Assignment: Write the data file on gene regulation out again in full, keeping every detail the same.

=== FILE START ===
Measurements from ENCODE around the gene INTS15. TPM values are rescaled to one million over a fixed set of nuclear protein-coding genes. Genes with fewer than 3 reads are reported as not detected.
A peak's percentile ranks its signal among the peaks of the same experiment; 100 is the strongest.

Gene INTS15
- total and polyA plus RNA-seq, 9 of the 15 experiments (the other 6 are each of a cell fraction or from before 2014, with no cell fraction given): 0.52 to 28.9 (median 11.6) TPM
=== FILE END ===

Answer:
Measurements from ENCODE around the gene INTS15. TPM values are rescaled to one million over a fixed set of nuclear protein-coding genes. Genes with fewer than 3 reads are reported as not detected.
A peak's percentile ranks its signal among the peaks of the same experiment; 100 is the strongest.

Gene INTS15
- total and polyA plus RNA-seq, 9 of the 15 experiments (the other 6 are each of a cell fraction or from before 2014, with no cell fraction given): 0.52 to 28.9 (median 11.6) TPM